Dr. Alberto Caminero, a postdoctoral fellow in the Verdu lab, has received new funding from the Canadian Celiac Association for research on SPECIFIC PROBIOTIC-BASED STRATEGY FOR GLUTEN DETOXIFICATION.

Celiac disease (CD) is one of the most common food-sensitive disorders affecting approximately 1:100 people worldwide. Gluten proteins are unusually resistant to breakdown by digestive juices (digestive enzymes called proteases) and, as a result, poorly digested gluten causes inflammation and destruction of the intestinal lining during CD.

Although certain genes (HLA-DQ2 and DQ8) are necessary to develop CD, only few individuals with the genetic predisposition will develop it, suggesting that other factors are also involved in the promotion of the disease. Recent studies have implicated gut bacteria in CD risk, however, the mechanisms behind this association are unknown. Dr. Caminero’s research proposes a role for intestinal bacteria, along with human digestive enzymes in gluten digestion. He states:

“We have previously identified gut bacteria that can degrade gluten more efficiently than human digestive enzymes in a Petri dish. Our preliminary data support that some gut bacteria are more efficient to break down gluten than others, and thus we propose that the balance of gut bacteria present in persons with genetic risk could modify the odds of developing CD”.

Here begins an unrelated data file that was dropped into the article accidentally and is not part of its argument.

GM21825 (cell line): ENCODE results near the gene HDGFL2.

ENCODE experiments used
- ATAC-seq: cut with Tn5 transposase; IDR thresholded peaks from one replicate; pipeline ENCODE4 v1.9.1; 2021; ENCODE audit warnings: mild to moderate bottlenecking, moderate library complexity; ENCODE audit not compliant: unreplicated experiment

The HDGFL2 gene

The funded research proposes to characterize in detail the end products of gluten digestion by specific gut bacteria and the immune responses they induce in humans with CD and in a mouse model of CD. An important aim of this research is to establish a specific community of bacteria from the duodenum of healthy people that efficiently breaks down gluten in the small intestine, toward the eventual development of a specific probiotic supplement with proven gluten detoxification properties that can be administered safely to humans. This approach will have an advantage over the current enzymatic therapy, in that bacteria will be of human origin and will adapt to survive and produce the desired effect naturally within the gut environment.